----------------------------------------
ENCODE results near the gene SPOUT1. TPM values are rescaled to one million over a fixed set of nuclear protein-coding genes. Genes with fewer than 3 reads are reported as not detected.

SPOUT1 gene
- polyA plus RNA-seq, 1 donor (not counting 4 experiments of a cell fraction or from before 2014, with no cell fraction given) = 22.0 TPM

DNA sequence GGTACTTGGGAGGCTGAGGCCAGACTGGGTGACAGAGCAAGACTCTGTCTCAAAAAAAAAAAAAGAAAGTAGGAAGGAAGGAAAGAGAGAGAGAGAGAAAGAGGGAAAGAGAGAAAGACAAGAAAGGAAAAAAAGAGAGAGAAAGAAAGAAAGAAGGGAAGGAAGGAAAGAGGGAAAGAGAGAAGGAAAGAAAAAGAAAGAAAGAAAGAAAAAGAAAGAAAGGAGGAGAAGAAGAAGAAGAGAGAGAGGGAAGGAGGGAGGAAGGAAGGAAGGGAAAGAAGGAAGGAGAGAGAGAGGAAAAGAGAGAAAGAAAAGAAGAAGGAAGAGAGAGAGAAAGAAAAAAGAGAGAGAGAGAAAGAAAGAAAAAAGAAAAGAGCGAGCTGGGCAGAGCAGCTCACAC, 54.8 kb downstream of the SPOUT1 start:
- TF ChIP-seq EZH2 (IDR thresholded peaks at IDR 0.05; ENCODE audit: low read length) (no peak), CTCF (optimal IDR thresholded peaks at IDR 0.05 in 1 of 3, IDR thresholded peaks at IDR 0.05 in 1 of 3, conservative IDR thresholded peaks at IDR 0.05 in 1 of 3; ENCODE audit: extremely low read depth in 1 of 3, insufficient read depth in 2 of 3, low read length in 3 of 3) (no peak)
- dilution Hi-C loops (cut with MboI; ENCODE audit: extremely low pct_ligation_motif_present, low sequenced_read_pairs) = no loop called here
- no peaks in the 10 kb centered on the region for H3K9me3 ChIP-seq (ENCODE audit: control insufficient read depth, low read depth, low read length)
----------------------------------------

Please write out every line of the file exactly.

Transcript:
ENCODE results near the gene SPOUT1. TPM values are rescaled to one million over a fixed set of nuclear protein-coding genes. Genes with fewer than 3 reads are reported as not detected.

SPOUT1 gene
- polyA plus RNA-seq, 1 donor (not counting 4 experiments of a cell fraction or from before 2014, with no cell fraction given) = 22.0 TPM

DNA sequence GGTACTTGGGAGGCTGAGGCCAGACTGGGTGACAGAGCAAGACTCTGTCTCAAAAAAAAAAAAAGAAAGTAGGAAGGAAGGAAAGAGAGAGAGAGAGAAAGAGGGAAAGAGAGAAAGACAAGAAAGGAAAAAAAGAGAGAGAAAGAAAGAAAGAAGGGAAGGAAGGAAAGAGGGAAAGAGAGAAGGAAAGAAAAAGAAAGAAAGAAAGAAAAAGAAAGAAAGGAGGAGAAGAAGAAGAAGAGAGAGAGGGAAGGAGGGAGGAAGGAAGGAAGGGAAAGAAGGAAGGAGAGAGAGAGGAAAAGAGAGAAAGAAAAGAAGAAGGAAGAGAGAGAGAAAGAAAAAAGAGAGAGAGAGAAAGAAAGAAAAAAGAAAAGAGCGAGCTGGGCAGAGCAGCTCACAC, 54.8 kb downstream of the SPOUT1 start:
- TF ChIP-seq EZH2 (IDR thresholded peaks at IDR 0.05; ENCODE audit: low read length) (no peak), CTCF (optimal IDR thresholded peaks at IDR 0.05 in 1 of 3, IDR thresholded peaks at IDR 0.05 in 1 of 3, conservative IDR thresholded peaks at IDR 0.05 in 1 of 3; ENCODE audit: extremely low read depth in 1 of 3, insufficient read depth in 2 of 3, low read length in 3 of 3) (no peak)
- dilution Hi-C loops (cut with MboI; ENCODE audit: extremely low pct_ligation_motif_present, low sequenced_read_pairs) = no loop called here
- no peaks in the 10 kb centered on the region for H3K9me3 ChIP-seq (ENCODE audit: control insufficient read depth, low read depth, low read length)